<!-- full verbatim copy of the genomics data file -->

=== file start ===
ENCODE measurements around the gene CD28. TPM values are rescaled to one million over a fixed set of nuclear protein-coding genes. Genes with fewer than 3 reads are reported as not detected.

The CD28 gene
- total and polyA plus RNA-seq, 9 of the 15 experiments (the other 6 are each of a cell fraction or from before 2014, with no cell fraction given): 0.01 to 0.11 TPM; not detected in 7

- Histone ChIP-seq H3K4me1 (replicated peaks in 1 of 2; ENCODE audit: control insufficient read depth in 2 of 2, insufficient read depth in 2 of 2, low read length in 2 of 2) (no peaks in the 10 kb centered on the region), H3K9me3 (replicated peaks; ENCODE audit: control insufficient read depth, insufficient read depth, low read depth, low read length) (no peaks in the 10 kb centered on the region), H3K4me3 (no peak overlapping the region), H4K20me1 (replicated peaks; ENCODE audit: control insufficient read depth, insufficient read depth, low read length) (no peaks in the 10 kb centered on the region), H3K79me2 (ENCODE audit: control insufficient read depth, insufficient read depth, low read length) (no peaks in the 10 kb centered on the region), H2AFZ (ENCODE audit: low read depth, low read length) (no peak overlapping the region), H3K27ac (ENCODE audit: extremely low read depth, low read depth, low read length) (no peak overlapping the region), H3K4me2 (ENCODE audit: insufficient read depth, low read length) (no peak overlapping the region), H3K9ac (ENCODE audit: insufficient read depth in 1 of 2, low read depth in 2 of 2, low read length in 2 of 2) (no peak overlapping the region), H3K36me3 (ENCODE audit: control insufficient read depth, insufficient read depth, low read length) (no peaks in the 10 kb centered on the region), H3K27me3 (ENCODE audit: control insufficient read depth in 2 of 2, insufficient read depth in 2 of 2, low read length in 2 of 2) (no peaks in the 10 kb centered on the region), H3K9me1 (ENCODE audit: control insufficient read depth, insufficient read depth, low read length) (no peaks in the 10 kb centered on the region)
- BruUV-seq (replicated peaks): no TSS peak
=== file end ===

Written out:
ENCODE measurements around the gene CD28. TPM values are rescaled to one million over a fixed set of nuclear protein-coding genes. Genes with fewer than 3 reads are reported as not detected.

The CD28 gene
- total and polyA plus RNA-seq, 9 of the 15 experiments (the other 6 are each of a cell fraction or from before 2014, with no cell fraction given): 0.01 to 0.11 TPM; not detected in 7

- Histone ChIP-seq H3K4me1 (replicated peaks in 1 of 2; ENCODE audit: control insufficient read depth in 2 of 2, insufficient read depth in 2 of 2, low read length in 2 of 2) (no peaks in the 10 kb centered on the region), H3K9me3 (replicated peaks; ENCODE audit: control insufficient read depth, insufficient read depth, low read depth, low read length) (no peaks in the 10 kb centered on the region), H3K4me3 (no peak overlapping the region), H4K20me1 (replicated peaks; ENCODE audit: control insufficient read depth, insufficient read depth, low read length) (no peaks in the 10 kb centered on the region), H3K79me2 (ENCODE audit: control insufficient read depth, insufficient read depth, low read length) (no peaks in the 10 kb centered on the region), H2AFZ (ENCODE audit: low read depth, low read length) (no peak overlapping the region), H3K27ac (ENCODE audit: extremely low read depth, low read depth, low read length) (no peak overlapping the region), H3K4me2 (ENCODE audit: insufficient read depth, low read length) (no peak overlapping the region), H3K9ac (ENCODE audit: insufficient read depth in 1 of 2, low read depth in 2 of 2, low read length in 2 of 2) (no peak overlapping the region), H3K36me3 (ENCODE audit: control insufficient read depth, insufficient read depth, low read length) (no peaks in the 10 kb centered on the region), H3K27me3 (ENCODE audit: control insufficient read depth in 2 of 2, insufficient read depth in 2 of 2, low read length in 2 of 2) (no peaks in the 10 kb centered on the region), H3K9me1 (ENCODE audit: control insufficient read depth, insufficient read depth, low read length) (no peaks in the 10 kb centered on the region)
- BruUV-seq (replicated peaks): no TSS peak